Tuesday, April 05, 2016

The Panama Papers are super awkward for Beijing

By Emily Rauhala, April 4, Washington Post

The "Panama Papers" consist of 11.5 million documents from Panama-based law firm Mossack Fonseca. The papers apparently implicate a number of high-profile global figures in potentially illegal financial activities. (The Washington Post)

The Panama Papers, a massive report that claims to document shady business dealings by a who’s who of the global elite, landed in China on a national holiday, presenting the authorities with an interesting, probably vexing, question: how to scrub the Web of the juicy-but-as-yet-unconfirmed disclosures about politically connected Chinese?

The findings -- the result of a year-long collaboration between a German newspaper, Süddeutsche Zeitung, the International Consortium of Investigative Journalists and more than 100 media outlets -- set out to expose “a cast of characters who use offshore companies to facilitate bribery, arms deals, tax evasion and drug trafficking."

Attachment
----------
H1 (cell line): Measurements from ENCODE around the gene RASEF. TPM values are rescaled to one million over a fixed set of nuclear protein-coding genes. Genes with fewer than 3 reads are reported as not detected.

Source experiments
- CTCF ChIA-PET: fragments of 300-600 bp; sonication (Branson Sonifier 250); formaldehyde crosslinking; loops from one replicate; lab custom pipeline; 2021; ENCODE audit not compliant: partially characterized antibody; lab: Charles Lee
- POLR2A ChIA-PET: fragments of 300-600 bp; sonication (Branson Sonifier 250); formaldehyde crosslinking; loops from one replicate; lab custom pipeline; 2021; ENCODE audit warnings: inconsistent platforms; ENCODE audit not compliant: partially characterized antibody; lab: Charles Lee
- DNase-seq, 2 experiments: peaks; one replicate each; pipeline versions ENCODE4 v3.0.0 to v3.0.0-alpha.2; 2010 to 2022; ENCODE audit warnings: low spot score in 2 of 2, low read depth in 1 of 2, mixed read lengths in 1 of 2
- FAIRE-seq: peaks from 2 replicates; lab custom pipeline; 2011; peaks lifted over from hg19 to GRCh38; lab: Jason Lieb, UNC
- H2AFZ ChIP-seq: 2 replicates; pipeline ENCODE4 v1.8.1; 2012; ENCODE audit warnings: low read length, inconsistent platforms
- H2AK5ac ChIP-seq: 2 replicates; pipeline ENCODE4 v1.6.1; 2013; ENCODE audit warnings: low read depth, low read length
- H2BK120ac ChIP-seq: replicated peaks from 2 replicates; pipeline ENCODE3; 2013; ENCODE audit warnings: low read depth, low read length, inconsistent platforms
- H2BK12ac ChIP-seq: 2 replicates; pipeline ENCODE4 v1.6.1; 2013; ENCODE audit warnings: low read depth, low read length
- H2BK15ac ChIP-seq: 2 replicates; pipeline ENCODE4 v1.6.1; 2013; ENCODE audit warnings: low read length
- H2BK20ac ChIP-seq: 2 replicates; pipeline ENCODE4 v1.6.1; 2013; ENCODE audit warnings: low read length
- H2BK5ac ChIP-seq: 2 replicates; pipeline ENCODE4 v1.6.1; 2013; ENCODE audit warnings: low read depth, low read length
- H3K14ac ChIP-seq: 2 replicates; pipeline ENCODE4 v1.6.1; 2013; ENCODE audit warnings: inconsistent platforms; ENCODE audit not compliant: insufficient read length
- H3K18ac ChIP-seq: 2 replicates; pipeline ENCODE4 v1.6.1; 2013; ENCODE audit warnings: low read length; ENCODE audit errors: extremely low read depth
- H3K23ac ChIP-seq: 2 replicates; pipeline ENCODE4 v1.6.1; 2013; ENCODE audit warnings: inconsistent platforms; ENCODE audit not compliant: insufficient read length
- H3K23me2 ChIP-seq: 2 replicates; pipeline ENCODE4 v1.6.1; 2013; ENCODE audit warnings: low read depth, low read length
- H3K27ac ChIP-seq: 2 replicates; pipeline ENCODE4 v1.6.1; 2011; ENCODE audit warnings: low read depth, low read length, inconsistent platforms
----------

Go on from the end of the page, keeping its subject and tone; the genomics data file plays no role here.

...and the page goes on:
That includes, by ICIJ’s count, dirt on 140 political figures, including 12 current or former heads of state. It also names the family members of eight current or former members of China’s politburo, according to the Guardian’s tally.

One of the people mentioned in the report is Deng Jiagui, the brother-in-law of China’s current president, Xi Jinping. Another is Li Xiaolin, the tycoon daughter of China’s former premier, Li Peng. It lists Hong Kong as a source of key “active intermediaries” in the secretive work.

(More here.)


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